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That Apology from the President




By Jideofor Adibe

What is the value of an apology offered by a country’s ruler to its citizens? More importantly, what does the leader expect to achieve by such an apology?

When President Muhammadu Buhari hosted a controlled number of guests at his ninth and final Sallah homage at the Presidential Villa, Abuja, he used the opportunity to seek the forgiveness of Nigerians he felt he might have hurt during his eight year presidency.

“I honestly consider myself very lucky; I was made a governor, minister of petroleum, head of state in uniform, then after three attempts, God, through technology and PVC, I became president.
I think God has given me an incredible opportunity to serve as your president.
And I thank God for that”, Buhari said appreciatively. Continuing in the same line of divine attribution and injunction, he added: “So, please, whoever feels I have done wrong to them, we are all humans. There is no doubt I hurt some people, and I wish you will pardon me. And those that think that I have hurt them so much, please pardon me.”

Nigerians reacted differently to this apparent public show of contrition by the retired General. Many took the opportunity of the apology to evaluate his eight-year rule and scored him an embarrassing low. Veteran Nigerian singer, Charly Boy, who is also known as ‘Area Father’, appeared to capture the feelings of most of the critics of his apology, as he wrote: “Dear, General Buhari, apology not accepted! At least, by me. Abeg abeg, stop forming…Many will agree with the fact that Nigeria in the last eight years has been intentionally and deliberately mismanaged under your watch and the APC cabals with impunity and intensity.”

Buhari was not alone in profusely apologising to Nigerians. Governors Darius Dickson Ishaku of Taraba State, Abdullahi Ganduje of Kano State and Samuel Ortom of Benue State, all vacating their respective government houses on 29 May 2023 after eight year tenures, apologised to the citizens and residents of their respective states.

But Nigeria’s political leaders are not the only ones who have deemed it necessary to offer public apologies. On 18 January 1992, for instance, Japanese Prime Minister Kiichi Miyazawa publicly apologised for Japan’s use of “comfort women” during World War II. In December 1992, Australian Prime Minister Paul Keating publicly acknowledged the wrongs done to the Aborigines of the country and sought forgiveness. Pope John Paul II apologised on 9 August 1993 for the Catholic Church’s involvement with the African slave trade. On 29 August 1993, South African President F.W. de Klerk apologised for apartheid. On 31 August 1993, Nelson Mandela apologised for atrocities allegedly committed by the African National Congress against its suspected enemies. Of course, there are also leaders who have stubbornly refused to apologise, even for obvious errors of judgments.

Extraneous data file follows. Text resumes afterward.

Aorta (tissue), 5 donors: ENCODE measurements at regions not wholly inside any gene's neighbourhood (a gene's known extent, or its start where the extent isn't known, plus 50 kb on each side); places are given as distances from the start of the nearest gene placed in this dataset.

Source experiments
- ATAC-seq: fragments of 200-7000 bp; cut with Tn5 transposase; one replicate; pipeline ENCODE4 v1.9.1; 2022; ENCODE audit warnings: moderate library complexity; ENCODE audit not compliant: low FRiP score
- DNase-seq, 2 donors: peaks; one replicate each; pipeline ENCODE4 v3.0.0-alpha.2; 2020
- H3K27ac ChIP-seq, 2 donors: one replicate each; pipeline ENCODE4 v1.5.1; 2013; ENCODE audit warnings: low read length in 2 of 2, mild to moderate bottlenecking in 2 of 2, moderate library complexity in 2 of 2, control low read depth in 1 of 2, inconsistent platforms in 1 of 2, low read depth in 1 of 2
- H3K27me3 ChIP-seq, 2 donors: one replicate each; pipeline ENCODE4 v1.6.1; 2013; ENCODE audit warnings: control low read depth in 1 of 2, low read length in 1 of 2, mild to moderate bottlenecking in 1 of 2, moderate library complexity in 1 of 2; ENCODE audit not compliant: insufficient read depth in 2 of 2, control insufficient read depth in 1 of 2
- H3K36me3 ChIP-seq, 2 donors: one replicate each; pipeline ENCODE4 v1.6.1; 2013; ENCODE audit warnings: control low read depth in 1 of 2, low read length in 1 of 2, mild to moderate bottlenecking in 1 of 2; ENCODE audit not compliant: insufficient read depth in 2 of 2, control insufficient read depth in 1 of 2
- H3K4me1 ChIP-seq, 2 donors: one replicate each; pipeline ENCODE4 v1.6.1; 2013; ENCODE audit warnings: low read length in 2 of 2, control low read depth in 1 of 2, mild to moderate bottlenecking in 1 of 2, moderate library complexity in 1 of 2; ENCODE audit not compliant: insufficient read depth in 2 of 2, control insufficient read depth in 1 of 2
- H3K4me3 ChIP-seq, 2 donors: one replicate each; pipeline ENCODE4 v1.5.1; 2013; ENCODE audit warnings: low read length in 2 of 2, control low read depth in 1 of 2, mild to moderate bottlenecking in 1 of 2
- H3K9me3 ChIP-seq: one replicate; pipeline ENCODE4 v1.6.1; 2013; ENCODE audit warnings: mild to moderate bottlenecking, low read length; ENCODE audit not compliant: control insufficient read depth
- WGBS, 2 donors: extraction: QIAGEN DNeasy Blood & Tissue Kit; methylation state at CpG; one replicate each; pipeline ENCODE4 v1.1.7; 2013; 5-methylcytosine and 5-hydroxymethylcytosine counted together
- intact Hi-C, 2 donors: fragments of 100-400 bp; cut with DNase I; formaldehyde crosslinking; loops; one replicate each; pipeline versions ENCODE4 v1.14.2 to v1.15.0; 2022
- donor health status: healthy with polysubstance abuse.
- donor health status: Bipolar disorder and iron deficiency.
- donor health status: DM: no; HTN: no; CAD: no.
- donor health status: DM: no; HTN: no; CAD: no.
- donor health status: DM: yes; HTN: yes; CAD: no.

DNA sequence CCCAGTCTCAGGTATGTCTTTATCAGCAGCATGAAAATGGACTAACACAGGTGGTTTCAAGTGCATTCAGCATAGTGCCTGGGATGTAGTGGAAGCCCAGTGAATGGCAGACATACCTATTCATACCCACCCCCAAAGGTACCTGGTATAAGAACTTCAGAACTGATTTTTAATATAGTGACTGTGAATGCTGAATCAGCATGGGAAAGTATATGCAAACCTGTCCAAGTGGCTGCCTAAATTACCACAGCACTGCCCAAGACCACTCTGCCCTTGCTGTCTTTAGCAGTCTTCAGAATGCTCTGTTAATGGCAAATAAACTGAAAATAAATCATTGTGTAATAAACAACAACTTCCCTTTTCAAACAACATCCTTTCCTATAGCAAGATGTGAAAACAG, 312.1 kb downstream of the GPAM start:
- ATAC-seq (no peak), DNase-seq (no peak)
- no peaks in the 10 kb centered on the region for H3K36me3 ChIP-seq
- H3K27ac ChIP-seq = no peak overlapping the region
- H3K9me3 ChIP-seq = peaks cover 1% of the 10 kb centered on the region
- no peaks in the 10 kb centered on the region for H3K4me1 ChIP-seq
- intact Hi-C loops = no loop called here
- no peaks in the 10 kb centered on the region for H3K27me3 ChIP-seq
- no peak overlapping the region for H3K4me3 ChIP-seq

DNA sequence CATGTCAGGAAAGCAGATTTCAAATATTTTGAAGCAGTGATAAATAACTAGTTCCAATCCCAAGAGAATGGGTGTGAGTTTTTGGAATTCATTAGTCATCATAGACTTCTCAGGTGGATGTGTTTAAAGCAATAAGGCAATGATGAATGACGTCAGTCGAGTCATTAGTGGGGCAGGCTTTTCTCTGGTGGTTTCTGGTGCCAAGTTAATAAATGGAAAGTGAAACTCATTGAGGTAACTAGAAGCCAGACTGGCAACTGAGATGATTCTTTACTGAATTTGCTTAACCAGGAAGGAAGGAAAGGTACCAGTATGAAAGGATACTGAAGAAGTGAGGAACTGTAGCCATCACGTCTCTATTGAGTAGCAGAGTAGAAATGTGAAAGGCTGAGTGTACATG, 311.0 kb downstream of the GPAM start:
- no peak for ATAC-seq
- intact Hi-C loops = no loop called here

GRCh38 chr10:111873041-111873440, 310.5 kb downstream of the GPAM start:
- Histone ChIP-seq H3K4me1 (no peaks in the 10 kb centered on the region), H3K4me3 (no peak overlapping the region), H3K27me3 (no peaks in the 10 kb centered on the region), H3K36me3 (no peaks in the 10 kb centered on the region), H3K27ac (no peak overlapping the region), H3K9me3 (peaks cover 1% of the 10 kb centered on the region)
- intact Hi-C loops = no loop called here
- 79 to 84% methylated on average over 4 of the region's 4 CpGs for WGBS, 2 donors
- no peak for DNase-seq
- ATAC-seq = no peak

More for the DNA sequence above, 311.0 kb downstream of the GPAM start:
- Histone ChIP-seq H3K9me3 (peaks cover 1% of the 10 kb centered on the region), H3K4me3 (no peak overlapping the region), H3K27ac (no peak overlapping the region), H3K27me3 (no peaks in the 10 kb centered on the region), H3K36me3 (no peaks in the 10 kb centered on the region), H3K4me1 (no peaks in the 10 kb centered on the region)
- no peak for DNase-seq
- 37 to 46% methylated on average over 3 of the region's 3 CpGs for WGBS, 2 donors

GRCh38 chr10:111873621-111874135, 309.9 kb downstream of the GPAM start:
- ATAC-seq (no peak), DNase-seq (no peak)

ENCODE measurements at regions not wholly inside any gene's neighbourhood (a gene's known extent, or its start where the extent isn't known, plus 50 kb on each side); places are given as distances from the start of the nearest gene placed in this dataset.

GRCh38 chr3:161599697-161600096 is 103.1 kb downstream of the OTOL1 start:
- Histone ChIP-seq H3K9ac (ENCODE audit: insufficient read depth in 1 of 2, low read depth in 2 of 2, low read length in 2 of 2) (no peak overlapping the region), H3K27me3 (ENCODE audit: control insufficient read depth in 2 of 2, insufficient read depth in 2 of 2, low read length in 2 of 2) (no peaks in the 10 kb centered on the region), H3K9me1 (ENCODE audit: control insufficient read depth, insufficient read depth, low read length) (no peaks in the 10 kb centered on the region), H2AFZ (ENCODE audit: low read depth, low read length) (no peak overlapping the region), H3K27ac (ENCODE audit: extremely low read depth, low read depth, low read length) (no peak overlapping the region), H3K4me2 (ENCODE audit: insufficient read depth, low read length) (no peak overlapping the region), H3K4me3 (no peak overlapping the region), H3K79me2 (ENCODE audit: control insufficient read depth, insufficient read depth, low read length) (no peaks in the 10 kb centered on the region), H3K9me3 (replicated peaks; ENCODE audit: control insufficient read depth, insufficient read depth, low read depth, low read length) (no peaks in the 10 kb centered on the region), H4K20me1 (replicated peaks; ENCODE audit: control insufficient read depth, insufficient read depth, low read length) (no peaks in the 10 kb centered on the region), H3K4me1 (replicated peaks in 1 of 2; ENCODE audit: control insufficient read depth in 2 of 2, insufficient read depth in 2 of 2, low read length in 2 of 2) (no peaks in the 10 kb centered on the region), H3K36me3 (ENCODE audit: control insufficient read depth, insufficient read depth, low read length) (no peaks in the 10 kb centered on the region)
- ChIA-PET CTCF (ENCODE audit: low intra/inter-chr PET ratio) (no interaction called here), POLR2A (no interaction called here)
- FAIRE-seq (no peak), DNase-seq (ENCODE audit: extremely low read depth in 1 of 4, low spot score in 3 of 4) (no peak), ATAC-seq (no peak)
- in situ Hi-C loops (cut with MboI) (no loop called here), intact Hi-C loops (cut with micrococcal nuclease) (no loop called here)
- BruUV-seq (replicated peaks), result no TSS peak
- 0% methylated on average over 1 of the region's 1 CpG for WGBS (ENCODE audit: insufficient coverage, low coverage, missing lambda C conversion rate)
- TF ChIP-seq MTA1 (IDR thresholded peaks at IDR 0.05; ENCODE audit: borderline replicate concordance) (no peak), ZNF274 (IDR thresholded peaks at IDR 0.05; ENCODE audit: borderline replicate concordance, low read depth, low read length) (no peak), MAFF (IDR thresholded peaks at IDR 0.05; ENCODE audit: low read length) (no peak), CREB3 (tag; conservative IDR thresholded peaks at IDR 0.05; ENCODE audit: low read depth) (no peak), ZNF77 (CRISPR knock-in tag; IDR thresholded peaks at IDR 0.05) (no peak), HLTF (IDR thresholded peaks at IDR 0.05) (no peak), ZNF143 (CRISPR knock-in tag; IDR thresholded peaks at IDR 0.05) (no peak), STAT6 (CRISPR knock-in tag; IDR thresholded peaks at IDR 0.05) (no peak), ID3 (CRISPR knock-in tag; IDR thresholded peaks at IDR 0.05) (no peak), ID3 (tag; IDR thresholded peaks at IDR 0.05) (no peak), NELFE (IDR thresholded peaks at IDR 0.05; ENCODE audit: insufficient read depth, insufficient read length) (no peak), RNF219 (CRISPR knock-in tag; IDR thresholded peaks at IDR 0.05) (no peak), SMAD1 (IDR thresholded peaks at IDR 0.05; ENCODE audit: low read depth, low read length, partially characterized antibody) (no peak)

But what do we make of public apologies by leaders?

Barbara Kellerman, in an article in Harvard Business Review of April 2006 entitled, “When Should a Leader Apologise — and When Not?” argued that apologies are a tactic leaders now frequently use “in an attempt to put behind them, at a minimal cost, the errors of their ways.” She noted that public apologies by leaders are not without risks.

As she puts it: “For leaders to apologise publicly is therefore a high-stakes move: for themselves, for their followers, and for the organisations they represent. Refusal to apologise can be smart, or it can be suicidal. Conversely, readiness to apologise can be seen as a sign of strong character or as a sign of weakness. A successful apology can turn enmity into personal and organisational triumph while an apology that is too little, too late, or too transparently tactical can bring on individual and institutional ruin.”

Kellerman identified four possible reasons why a leader would endure the discomfort and assume the risk of offering a public apology: One, is that it could serve an individual purpose. Here the leader senses that he/she made a mistake or committed a wrongdoing and publicly apologises to encourage his/her followers to forgive and forget this. Two, is the institutional purpose, whereby one or more persons in a group to which the leader belongs made a mistake or committed a wrongdoing and the leader publicly apologises to restore the group’s internal cohesion and external reputation. Three, is an intergroup purpose where one or more persons in a group to which the leader belongs made a mistake or committed a wrongdoing that inflicted harm on one or more persons outside the group, and the leader publicly apologises to repair relations with the injured parties. Four, is a moral purpose whereby the leader experiences genuine remorse for a mistake made or a wrongdoing committed either individually or institutionally and both apologises for this and offers restitution.

Kellerman argues that the first three purposes are primarily strategic and rooted in self-interest, while the last one – the moral purpose – is primarily authentic.

The major problem with Kellerman’s typologies however is that we will never know the real motivation for a leader’s decision to offer public apology. For Buhari, we can argue that probably he apologised for all of the above grounds – though he offered no restitution to those injured. I will also argue that those who rejected his apologies miss the point because public apologies by leaders are like rhetorical questions: they do not require the acceptance or non-acceptance of the apologies by those addressed. They are essentially a therapeutic exercise by the leader offering the apology.